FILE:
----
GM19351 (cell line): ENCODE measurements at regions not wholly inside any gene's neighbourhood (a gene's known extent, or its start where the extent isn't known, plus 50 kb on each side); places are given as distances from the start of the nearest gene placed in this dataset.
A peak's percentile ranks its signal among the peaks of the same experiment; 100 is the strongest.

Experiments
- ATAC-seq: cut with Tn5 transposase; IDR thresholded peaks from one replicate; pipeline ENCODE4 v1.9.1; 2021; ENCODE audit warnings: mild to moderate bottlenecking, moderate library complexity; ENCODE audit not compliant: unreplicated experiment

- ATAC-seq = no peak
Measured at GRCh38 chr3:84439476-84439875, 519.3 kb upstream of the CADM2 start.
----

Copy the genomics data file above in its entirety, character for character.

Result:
GM19351 (cell line): ENCODE measurements at regions not wholly inside any gene's neighbourhood (a gene's known extent, or its start where the extent isn't known, plus 50 kb on each side); places are given as distances from the start of the nearest gene placed in this dataset.
A peak's percentile ranks its signal among the peaks of the same experiment; 100 is the strongest.

Experiments
- ATAC-seq: cut with Tn5 transposase; IDR thresholded peaks from one replicate; pipeline ENCODE4 v1.9.1; 2021; ENCODE audit warnings: mild to moderate bottlenecking, moderate library complexity; ENCODE audit not compliant: unreplicated experiment

- ATAC-seq = no peak
Measured at GRCh38 chr3:84439476-84439875, 519.3 kb upstream of the CADM2 start.